You frown at him. “I don’t know. I was just taking a walk.”

He stares back, a smile quirking the corner of his mouth. “Turn left, why don’t you? You seem like you need some luck.”

You stare at him. Can you trust him to steer you? What does he mean by luck? What are you doing with him in this dark wood? His smile broadens a little; you feel that he can hear what you’re thinking, and that he’s laughing at you.

Turning on your foot, you do as he says. His and your footfalls pad quietly in the leaf-mold together; branches whisper as you brush by. The wood grows darker, shadow collecting in the underbrush and at the bases of the trees. A crow caws behind you.

Fear rises in you. You don’t want to be lost in this forest at night. But just as the fear tightens, you see on the path paler light ahead.

You emerge from the wood into countryside, hazy blue with dusk. Your new track borders a hayfield; you see it’s the same field, the uncut side. “Come,” the hanged man says, and you both climb the fence into the field.

You brush through hay taller than your head. Dry stalks crush below your feet, releasing perfume; seeds fall into your hair and clothes; your movement makes a sound like water. The hanged man walks ahead of you, the colors of his suit almost lost in dusk.

Then you break through the last unmown hay into stubble, dark and damp now with dew. The sickle still leans against the gallows-post, a shadow against a shadow; you touch the gnarled wooden handle worn smooth with use.

“I’ve a favor to ask you,” the hanged man says. “Tie me up again.”

You stare at him in blue near-darkness. You sense he is smiling.

How Much is That Witch in the Window?

How Much is That Witch in the Window?

Author: Sage Runepaw

We’ve maybe even written an essay to someone telling them that witches are real, that they live, breathe, and look like normal people and don’t have sallow, waxy skin with pointy black hats on, that they don’t fly on broomsticks or sacrifice babies or spew dark Words of Evil to the Devil or even that they cackle, “I’ll get you… and your little dog too!” We’ve even probably surprised someone by telling them we even (gasp!) had children of our own who play among all the other children.

We may have become enlightened through our personal beliefs and practices, and we may have taken offense at one point or another at the stereotypical ‘witchy’ image- but at what cost?

The cost of a part of our childhood?

Just think about it a moment, if you will. We all celebrated Halloween at some point or another (unless of course, we were forbidden by our parents for some reason that likely at the time seemed horrible and cruel to us). We all dressed up- put on some flimsy store-bought costume or something we thought was the best we could make at the time, or painted our faces or done -something- to get dressed up and raid the local streets in search of a free sugar overdose.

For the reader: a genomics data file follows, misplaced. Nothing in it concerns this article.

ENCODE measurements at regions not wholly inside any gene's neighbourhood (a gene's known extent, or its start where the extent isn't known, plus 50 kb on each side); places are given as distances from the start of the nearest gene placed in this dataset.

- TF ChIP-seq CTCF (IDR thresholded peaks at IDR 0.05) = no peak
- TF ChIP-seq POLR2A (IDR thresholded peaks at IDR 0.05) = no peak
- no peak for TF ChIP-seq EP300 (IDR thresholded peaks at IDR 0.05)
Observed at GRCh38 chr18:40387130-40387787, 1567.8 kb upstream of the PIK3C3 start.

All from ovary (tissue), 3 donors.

And it was great, wasn’t it? In fact you maybe even bounced off the walls until 3 in the next morning.

But hey, we were kids then, right? Now we’re Witches! – and we have to take Halloween seriously and point our fingers at the stereotypical witchy images we see every October, don’t we? Samhain is a death-energy time, not a time where children should be dressing up in some image that was used to persecute probably innocent people centuries ago, right?

I admit, this sounds a bit harsh, and perhaps it is- but isn’t there someone out there who’s every bit as sick of people pointing and taking offense to the stereotypes? Sure, they might go away if we wail and stomp our feet loud enough, but seriously- just take a look around any city or even on the Internet, and you’ll see that stereotypes don’t go away.

If anything, they just get ignored and outdated, but they’re there. If we take offense to them and work to combat them, power to you- but- and maybe this is just me- I’m tired of the fighting.

Get your robes back in proper order; don’t let the stereotyping phase you. As I hinted about above, we too once played dress up and might have dressed up as a witch years ago. Sure- what’s wrong with that? As it may have fooled the spirits once upon somewhen, didn’t you feel free, feel -alive- then?

Where then, along the path of your life, did that suddenly get traded out for taking offense to the stereotypical witchy image?

As a child, I never did dress up as a witch, I admit- I personally favored black cats for years on end, and a few times, something else which is now forgotten- but my grandmother, who raised me (and is Catholic, though it doesn’t matter for the purposes of this essay) always had this one Halloween decoration we would put up year after year.